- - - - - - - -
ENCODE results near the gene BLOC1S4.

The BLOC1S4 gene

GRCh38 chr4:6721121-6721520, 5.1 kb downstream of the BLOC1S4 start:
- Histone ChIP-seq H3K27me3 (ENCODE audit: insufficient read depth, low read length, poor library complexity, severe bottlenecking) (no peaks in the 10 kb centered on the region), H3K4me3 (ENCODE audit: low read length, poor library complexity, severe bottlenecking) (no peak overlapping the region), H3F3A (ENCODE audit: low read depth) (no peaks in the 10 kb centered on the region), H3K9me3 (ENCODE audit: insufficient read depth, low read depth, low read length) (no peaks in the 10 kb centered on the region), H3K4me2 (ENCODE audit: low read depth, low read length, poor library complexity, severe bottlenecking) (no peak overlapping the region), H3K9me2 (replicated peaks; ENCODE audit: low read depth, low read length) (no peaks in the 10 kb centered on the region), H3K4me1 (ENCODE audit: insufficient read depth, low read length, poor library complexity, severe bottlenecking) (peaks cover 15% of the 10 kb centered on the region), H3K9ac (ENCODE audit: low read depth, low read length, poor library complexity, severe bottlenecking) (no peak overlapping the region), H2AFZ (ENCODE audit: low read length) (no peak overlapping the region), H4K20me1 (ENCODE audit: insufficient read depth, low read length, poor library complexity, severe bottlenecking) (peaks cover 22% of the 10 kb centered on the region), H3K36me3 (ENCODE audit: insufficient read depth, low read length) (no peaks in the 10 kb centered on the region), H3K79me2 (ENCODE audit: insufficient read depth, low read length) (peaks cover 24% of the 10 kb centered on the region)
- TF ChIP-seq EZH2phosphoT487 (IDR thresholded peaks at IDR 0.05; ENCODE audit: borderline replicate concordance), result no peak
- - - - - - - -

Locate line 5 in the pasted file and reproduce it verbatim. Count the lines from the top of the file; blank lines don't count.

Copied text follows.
- TF ChIP-seq EZH2phosphoT487 (IDR thresholded peaks at IDR 0.05; ENCODE audit: borderline replicate concordance), result no peak